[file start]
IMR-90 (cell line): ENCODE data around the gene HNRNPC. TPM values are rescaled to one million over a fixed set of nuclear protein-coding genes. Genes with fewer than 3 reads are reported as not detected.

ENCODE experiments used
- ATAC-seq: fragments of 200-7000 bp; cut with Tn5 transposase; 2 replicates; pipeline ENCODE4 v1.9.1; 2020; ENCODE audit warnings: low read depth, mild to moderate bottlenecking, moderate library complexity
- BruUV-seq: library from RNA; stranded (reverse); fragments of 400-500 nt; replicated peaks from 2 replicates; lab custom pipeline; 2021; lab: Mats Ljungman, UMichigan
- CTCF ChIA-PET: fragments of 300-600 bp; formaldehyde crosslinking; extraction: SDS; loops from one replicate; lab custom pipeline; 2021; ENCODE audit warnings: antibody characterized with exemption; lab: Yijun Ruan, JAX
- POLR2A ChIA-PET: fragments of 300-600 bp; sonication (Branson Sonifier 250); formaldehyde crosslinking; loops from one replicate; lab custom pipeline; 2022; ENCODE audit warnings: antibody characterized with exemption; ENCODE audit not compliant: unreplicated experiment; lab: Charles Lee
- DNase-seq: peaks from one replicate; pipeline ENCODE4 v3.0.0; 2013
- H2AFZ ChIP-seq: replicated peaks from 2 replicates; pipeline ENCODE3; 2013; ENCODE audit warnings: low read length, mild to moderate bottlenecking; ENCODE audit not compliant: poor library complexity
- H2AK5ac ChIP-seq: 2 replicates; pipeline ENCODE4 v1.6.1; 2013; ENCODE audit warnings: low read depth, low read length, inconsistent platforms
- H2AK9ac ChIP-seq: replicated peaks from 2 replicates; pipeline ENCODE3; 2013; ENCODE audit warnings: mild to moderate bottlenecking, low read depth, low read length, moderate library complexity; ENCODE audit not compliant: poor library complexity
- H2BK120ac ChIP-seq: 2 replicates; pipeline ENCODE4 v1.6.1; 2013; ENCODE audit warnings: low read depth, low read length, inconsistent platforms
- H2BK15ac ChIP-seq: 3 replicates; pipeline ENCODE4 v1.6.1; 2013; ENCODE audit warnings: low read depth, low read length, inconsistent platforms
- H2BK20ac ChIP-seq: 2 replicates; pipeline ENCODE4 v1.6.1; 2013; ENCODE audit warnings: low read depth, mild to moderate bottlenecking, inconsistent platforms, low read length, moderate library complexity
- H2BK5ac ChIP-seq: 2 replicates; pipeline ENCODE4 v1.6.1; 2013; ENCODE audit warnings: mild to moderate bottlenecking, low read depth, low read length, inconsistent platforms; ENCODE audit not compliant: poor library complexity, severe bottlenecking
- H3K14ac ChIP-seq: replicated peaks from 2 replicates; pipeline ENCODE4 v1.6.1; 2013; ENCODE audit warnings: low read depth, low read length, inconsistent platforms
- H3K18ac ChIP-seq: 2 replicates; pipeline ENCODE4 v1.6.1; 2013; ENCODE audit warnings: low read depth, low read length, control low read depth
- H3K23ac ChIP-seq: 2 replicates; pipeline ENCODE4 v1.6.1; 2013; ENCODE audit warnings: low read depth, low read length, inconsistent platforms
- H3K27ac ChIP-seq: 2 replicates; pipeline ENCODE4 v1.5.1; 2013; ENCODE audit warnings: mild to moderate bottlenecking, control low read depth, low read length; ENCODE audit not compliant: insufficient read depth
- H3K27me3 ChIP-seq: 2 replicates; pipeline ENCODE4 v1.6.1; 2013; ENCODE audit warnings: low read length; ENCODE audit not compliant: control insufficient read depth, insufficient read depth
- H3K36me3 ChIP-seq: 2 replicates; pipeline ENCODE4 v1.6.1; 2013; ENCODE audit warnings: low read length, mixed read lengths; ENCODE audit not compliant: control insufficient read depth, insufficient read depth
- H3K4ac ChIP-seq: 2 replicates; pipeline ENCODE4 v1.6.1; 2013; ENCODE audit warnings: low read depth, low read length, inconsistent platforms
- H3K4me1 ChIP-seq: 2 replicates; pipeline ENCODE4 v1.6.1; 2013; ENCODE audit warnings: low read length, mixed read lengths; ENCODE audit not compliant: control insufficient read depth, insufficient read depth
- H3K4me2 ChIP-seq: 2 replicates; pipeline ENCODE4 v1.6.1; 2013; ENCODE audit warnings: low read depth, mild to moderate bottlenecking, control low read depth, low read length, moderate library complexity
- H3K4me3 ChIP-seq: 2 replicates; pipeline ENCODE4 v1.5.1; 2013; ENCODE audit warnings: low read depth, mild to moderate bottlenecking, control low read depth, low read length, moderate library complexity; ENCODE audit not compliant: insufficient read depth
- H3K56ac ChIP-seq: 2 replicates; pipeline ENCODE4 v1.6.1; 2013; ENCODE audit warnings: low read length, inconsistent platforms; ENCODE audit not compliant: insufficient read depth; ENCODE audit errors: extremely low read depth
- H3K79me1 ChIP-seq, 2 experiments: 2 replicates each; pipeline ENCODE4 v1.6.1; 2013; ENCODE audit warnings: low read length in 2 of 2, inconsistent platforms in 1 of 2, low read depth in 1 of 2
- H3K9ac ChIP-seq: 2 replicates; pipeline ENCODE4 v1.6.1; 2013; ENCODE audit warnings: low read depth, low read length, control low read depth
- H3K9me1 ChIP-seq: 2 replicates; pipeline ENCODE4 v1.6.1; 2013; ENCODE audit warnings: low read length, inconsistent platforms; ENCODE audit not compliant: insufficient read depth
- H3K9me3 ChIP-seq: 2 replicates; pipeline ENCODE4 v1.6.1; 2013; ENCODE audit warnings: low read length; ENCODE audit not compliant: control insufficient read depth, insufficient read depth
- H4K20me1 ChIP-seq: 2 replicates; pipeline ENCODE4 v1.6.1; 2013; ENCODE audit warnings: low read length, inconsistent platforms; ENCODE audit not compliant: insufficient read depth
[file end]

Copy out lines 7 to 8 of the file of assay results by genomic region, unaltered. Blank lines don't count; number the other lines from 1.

- DNase-seq: peaks from one replicate; pipeline ENCODE4 v3.0.0; 2013
- H2AFZ ChIP-seq: replicated peaks from 2 replicates; pipeline ENCODE3; 2013; ENCODE audit warnings: low read length, mild to moderate bottlenecking; ENCODE audit not compliant: poor library complexity